Other Stabilization Accessories
Never underestimate the value of a selfie stick, flexi arm or a gimbal. Selfie sticks are extremely light and can be used to hold a camera overhead, turn a tabletop tripod into something more, or offer some extra height for minimizing The optical effect where an object’s position appears to differ when viewed from different positions, i.e. the left ey... More issues and the width of the base.
Flexi arms let you clamp your camera to just about anything.
And gimbals make it possible to walk and talk with your camera, adjust to the wind, and Individual instance of a shot; a take = each time the camera is started and stopped. your camera on a number of bumpy adventures. Here are three of our favorites.
Recommended by Robert Hernandez
“The ActionPod has been an amazing accessory in so many situations. I’ve used it as my handheld selfie-stick during Facebook Live 360 Multiple shots from multiple angles to capture the events in a scene (i.e. master shot, medium shots, close-ups, inserts... More that I can easily clamp on things mid-stream and go hands-free. I have also clamped it to light stands to hold my H2 Zoom.”—Robert Hernandez
“The Manfrotto (or similar) Flexi Arm can be used with a vice clamp and is the most flexible—and discrete—option I’ve found.”
(Note: I’ve seen Robert in action with his and I immediately bought my own. He ran around clipping it onto just about anything to get kickass shots quickly, and clipped it to tabletops while live streaming to give his arm a break. So useful!)
Recommended by Paul Gailey Alburquerque, co-founder of immersive app development team Everywoah
An extendible selfie stick can be great for shooting on the run. Not only is it easy to carry with you at all times, but it’s also useful to get a quick shot by extending it above your head. With a consumer 360 cam you can set up, capture your shot, and pack up within a few minutes.
Alburquerque recommends an extendible selfie stick with a screw mount at the base so you can attach it to any tripod stand—he has the Smapole Q3 Selfie stick. “It’s bag friendly and swift to use,” he said. It’s only 200 grams and 25 centimeters long, but can extend to 100 cm.
In addition to being fast, a selfie stick can also make Blocking a portion of the image. out your tripod a bit easier.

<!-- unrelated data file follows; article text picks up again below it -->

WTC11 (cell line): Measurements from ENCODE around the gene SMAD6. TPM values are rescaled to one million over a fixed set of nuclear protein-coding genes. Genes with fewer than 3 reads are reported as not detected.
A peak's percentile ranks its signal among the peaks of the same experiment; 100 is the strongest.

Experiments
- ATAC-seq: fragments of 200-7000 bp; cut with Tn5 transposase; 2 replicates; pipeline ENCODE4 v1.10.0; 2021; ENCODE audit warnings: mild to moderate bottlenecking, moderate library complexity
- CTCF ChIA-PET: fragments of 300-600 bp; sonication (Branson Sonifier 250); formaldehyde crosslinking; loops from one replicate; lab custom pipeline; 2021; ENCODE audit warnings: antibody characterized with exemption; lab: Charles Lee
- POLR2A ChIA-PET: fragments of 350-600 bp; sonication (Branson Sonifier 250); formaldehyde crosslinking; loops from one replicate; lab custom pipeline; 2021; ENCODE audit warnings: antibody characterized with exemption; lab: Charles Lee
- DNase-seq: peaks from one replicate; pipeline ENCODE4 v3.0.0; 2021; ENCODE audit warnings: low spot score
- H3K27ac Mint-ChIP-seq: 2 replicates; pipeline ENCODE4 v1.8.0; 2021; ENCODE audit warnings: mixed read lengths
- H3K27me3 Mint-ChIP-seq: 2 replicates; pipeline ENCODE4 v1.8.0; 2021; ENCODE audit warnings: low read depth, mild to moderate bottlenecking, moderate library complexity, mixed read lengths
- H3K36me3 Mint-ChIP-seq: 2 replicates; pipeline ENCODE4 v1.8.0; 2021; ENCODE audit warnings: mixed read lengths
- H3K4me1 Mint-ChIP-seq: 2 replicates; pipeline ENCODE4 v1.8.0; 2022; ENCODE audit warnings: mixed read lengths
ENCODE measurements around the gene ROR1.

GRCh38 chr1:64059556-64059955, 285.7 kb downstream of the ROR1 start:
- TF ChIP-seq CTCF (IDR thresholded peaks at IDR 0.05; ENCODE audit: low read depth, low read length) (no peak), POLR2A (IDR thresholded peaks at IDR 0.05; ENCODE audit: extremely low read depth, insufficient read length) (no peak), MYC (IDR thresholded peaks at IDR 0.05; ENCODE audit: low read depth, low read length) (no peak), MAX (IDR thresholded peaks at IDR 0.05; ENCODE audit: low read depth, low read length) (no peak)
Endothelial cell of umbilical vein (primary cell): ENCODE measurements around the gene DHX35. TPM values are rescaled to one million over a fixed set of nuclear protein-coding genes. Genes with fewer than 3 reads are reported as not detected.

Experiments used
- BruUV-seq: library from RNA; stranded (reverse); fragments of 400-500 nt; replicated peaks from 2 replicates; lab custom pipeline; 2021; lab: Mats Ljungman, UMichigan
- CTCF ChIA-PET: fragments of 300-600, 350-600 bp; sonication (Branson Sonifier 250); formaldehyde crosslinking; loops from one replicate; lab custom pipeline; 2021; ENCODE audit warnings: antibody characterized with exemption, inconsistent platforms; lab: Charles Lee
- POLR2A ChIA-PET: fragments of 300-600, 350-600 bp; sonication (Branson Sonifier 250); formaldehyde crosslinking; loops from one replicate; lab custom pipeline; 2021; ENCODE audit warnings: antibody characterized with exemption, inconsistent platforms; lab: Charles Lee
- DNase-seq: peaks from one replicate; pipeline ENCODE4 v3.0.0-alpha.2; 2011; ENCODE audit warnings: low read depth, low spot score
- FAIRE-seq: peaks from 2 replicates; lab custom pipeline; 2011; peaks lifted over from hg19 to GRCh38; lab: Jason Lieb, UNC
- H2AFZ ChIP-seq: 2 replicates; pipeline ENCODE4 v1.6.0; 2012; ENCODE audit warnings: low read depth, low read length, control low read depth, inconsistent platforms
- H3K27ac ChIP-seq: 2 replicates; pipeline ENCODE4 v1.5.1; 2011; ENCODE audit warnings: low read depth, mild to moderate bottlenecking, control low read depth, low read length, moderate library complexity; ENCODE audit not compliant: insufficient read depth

“If you elevate the camera further from the base with extenders—there are a variety of ways, including selfie sticks—it reduces the The optical effect where an object’s position appears to differ when viewed from different positions, i.e. the left ey... More and removes the base.”—Robert Hernandez
(Note: I almost always have a selfie stick and Manfrotto’s Pixi tabletop tripod in my bag to shoot just about anything on the go. The two together make an extremely light, portable, flexible stabilization solution.)
Max height: 36.6 inches
Collapses to 11.8 inches
Weight: 1 pound
Moza Guru 360
Recommended by Sarah Redohl
The Moza Guru 360 is a three-axis stabilized gimbal that works with most 360 cameras up to half of a pound (however, it can support heavier cameras, like the Vuze, depending on the camera’s center of gravity). It has three modes, lock, follow, and head lock.
It’s made for 360 cameras, as the design organizes the counterweights, motors and arms on one plane, so it’s feasible to align them into the stitch line so the gimbal is nearly invisible to your camera.
You can read a full review of the Moza Guru 360 here. It’s also worth mentioning that they have a version for larger 360 cameras, the Moza Guru Air, and the Moza Wearable Kit to make it significantly easier to stabilize POV and drone shots. Both products would make the cut on this list, but the Air is only available for pre-order at this time and the wearable kit is sold out. But both are still worth knowing about!
Supports rigs up to .55 pounds
Have a tripod, monopod or something else entirely that you consider a can’t-miss bit of kit? Share your recommendations in the comments!